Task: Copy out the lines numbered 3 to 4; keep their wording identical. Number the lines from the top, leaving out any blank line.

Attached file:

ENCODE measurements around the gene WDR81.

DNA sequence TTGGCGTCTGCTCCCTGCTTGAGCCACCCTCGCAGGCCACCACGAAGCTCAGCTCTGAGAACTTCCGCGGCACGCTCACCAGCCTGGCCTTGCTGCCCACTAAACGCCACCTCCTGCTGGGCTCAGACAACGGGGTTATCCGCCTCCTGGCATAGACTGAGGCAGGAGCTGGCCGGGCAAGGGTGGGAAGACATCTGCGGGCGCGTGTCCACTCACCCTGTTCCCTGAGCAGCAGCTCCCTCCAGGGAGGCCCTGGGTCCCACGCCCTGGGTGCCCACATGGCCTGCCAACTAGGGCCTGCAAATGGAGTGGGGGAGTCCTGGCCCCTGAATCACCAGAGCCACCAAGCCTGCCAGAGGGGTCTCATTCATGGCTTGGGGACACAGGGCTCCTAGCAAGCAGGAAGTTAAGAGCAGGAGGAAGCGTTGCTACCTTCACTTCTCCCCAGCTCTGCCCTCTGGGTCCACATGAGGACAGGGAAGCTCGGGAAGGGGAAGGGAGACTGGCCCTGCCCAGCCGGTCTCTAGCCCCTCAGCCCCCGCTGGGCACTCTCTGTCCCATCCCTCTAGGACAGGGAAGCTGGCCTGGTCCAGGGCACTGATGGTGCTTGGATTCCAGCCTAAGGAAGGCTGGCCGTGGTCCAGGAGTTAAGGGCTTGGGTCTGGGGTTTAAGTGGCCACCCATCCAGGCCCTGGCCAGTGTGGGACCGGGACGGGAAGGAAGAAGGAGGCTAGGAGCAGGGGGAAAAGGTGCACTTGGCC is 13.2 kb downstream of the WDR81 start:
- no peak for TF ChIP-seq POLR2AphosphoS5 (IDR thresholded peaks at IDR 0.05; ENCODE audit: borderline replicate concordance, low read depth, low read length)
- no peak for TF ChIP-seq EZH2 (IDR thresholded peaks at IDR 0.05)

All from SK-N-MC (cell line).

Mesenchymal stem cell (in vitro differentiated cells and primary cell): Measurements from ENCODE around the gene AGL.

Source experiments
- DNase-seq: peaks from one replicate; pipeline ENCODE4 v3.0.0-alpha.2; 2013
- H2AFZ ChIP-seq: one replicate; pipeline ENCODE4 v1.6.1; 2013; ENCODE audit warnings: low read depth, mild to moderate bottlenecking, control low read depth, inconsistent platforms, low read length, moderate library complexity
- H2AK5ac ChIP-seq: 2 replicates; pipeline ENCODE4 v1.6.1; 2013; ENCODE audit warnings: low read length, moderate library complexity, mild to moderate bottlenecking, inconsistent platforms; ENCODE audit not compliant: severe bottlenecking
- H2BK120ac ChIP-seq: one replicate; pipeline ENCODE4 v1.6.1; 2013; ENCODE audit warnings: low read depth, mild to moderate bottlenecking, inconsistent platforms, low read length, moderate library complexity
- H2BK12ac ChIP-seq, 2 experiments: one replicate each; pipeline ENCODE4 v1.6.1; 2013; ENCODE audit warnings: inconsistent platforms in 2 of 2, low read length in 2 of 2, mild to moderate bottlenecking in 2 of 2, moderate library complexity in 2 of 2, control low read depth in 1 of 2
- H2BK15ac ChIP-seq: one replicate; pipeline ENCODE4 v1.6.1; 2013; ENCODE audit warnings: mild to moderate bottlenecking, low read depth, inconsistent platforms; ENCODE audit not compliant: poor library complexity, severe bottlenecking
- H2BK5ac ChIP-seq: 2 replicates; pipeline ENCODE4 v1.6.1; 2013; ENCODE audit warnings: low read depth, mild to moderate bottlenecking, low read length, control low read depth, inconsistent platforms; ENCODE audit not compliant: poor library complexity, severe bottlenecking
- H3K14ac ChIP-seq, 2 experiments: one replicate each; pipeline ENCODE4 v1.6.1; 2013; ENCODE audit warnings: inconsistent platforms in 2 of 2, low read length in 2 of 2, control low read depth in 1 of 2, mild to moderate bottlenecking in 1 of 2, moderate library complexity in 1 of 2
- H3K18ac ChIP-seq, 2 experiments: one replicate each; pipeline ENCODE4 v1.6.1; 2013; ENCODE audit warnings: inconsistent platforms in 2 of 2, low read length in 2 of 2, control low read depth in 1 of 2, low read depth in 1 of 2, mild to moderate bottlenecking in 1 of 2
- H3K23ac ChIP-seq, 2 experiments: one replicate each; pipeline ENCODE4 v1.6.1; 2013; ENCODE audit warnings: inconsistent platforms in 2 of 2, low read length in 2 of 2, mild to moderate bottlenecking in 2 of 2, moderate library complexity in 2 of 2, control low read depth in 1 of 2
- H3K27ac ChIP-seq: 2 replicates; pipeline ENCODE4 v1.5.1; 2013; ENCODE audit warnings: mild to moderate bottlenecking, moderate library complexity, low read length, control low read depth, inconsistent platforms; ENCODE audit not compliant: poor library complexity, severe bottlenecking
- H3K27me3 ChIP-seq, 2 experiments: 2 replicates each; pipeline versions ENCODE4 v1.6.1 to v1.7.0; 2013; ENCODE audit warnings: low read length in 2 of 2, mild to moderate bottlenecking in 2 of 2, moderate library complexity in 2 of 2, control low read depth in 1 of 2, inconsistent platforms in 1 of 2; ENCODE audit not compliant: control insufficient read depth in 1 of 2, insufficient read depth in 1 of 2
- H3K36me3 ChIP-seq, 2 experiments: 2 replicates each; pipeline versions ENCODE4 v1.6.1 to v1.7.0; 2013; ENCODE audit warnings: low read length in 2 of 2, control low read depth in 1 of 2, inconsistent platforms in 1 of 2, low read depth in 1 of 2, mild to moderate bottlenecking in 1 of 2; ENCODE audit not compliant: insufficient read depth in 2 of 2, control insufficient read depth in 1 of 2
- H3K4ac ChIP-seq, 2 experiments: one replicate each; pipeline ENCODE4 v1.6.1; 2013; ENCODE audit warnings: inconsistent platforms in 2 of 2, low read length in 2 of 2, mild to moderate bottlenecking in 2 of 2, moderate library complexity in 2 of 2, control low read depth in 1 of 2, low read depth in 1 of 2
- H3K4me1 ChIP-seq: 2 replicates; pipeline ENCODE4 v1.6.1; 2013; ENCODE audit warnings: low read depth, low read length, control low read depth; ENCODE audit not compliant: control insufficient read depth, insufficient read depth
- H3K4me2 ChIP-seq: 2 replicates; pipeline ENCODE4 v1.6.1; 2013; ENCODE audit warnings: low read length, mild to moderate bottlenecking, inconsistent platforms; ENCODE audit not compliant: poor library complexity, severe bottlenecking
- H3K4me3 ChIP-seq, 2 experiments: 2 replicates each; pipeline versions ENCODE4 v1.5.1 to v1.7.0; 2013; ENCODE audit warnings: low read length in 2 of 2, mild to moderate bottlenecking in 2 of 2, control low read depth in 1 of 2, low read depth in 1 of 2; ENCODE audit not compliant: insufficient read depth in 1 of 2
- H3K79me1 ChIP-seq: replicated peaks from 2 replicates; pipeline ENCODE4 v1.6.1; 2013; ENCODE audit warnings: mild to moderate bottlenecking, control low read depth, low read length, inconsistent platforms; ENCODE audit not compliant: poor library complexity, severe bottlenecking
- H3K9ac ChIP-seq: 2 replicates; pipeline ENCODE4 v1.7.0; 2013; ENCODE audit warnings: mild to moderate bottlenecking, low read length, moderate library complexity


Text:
- no peak for TF ChIP-seq POLR2AphosphoS5 (IDR thresholded peaks at IDR 0.05; ENCODE audit: borderline replicate concordance, low read depth, low read length)
- no peak for TF ChIP-seq EZH2 (IDR thresholded peaks at IDR 0.05)